Jewish Studies

JEWISH 100: Introduction to Jewish Religion, Culture, and People

The course is intended to give Jewish studies minors a general introduction to the field through a survey of religious and cultural expressions of Jews across time and geographies. No previous knowledge of Judaism or Jewish Studies is necessary. Satisfies Historical Studies or Philosophy & Values Breadth. Course catalog link

Middle Eastern Languages and Cultures

MELC 11: Middle Eastern Worlds: The Modern Middle East

This course provides a multidisciplinary introduction to the Middle East, an area that has long dominated the news but remains relatively unknown to most Americans. In a broad sense, the Middle East refers to “Arab” countries in general as well as Israel, Turkey, Iran, Afghanistan, and the region of Kurdistan. The course aims to help students expand their knowledge and understanding of the social, economic, and cultural complexities that underlie current events and politics in the Middle East. We will examine the interplay of cultures, societies, and economies of various regional communities that remain central to the dynamics of Middle Eastern identities. Satisfies Historical Studies or International Studies Breadth. Course catalog link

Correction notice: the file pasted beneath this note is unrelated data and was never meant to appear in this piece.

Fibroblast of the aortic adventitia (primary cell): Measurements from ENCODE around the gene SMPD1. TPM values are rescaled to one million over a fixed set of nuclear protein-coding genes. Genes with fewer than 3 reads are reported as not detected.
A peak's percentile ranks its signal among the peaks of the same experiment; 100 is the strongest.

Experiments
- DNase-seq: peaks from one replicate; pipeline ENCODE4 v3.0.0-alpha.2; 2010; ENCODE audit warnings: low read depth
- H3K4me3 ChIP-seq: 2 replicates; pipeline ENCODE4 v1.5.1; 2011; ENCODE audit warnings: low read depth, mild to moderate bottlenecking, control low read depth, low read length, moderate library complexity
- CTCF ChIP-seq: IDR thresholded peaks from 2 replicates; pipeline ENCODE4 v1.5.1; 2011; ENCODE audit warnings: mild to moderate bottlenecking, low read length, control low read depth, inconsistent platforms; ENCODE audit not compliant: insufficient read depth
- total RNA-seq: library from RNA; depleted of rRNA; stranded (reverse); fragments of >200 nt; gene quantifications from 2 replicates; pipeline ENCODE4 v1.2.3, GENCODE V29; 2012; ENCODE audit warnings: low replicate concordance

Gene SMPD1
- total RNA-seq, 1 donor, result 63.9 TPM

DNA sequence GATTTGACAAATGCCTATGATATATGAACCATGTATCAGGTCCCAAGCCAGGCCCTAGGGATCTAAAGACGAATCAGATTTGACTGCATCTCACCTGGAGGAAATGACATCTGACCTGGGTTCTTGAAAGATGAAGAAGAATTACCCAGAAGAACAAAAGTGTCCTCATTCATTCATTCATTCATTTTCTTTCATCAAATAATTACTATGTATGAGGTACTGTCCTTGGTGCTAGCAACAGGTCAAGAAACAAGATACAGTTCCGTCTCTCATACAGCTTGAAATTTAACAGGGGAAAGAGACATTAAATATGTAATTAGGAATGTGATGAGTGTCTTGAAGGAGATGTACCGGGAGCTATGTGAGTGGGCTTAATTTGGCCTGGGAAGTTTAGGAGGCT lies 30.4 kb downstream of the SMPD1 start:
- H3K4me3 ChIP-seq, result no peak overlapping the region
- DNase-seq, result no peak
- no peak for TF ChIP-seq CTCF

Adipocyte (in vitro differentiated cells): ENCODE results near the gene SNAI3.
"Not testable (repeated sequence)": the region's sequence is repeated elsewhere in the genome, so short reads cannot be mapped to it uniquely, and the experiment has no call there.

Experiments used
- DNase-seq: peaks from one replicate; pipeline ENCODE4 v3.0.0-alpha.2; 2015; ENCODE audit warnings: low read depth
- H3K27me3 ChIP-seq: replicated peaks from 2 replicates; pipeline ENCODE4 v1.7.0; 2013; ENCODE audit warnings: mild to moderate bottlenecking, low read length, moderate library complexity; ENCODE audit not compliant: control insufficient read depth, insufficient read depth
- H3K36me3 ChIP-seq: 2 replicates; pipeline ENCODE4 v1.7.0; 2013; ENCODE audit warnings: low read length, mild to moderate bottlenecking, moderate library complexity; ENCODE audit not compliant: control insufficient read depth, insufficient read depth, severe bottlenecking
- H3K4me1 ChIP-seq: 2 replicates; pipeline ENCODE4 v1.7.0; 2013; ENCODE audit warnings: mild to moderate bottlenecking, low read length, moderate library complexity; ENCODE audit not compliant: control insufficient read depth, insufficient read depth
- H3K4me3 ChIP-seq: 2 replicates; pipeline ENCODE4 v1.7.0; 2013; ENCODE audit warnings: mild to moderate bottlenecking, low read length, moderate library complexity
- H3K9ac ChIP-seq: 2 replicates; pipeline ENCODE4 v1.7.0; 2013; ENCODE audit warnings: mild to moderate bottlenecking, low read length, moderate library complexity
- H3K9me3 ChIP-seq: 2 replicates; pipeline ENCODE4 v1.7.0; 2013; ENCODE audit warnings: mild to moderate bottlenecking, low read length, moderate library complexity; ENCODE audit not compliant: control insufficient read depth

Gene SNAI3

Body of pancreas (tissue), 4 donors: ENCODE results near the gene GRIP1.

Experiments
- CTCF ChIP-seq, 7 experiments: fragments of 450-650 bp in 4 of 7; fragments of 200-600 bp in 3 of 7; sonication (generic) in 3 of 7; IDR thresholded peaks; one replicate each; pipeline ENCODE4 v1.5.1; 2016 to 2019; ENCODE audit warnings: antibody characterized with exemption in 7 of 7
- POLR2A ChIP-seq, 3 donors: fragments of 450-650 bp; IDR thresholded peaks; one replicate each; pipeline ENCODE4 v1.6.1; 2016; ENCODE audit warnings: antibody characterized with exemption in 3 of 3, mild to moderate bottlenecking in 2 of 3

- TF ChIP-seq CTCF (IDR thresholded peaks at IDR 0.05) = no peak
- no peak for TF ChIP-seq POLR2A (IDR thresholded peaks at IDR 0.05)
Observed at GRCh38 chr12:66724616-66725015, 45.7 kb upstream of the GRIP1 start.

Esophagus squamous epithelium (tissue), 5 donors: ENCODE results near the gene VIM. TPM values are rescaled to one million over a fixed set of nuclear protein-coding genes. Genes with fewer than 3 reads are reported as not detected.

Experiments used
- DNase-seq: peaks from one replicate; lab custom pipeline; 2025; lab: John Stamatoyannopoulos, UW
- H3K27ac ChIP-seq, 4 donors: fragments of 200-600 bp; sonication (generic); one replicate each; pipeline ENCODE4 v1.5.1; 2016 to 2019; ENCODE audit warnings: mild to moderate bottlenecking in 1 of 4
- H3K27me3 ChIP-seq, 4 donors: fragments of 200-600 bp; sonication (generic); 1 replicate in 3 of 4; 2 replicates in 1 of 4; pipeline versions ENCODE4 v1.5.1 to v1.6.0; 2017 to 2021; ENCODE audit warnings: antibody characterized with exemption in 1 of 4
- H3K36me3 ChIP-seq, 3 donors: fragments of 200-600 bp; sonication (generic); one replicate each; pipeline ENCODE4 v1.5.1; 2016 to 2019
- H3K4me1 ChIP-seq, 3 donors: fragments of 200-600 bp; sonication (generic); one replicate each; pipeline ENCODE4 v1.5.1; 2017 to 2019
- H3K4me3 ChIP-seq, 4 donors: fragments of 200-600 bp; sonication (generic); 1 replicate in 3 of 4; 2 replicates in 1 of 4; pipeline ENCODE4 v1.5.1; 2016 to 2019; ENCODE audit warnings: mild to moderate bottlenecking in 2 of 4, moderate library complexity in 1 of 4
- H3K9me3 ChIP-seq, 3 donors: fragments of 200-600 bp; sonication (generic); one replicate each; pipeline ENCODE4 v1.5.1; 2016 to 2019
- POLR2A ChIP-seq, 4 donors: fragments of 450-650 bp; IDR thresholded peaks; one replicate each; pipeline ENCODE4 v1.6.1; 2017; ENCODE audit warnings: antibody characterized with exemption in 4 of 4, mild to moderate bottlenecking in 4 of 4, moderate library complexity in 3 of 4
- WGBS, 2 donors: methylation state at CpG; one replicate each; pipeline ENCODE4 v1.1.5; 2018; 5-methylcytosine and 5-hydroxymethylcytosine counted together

MELC 18: Introduction to Ancient Egypt

A general introduction to ancient Egypt, providing overview coverage of ancient Egyptian culture and society (history, art, religion, literature, language, social structure), Egyptian archaeology (pyramids, tombs, mummies, temples, cities, monuments, daily life), and the history and development of the modern discipline of Egyptology. Assumes no prior knowledge of subject. Almost all lectures are illustrated extensively by ​power point presentation. Discussion sections ​include meetings in the Phoebe Hearst Museum of Anthropology, which has the best collection of ancient Egyptian artifacts west of Chicago. Satisfies Arts & Humanities Breadth or Historical Studies Breadth or Social and Behavioral Sciences Breadth. Course catalog link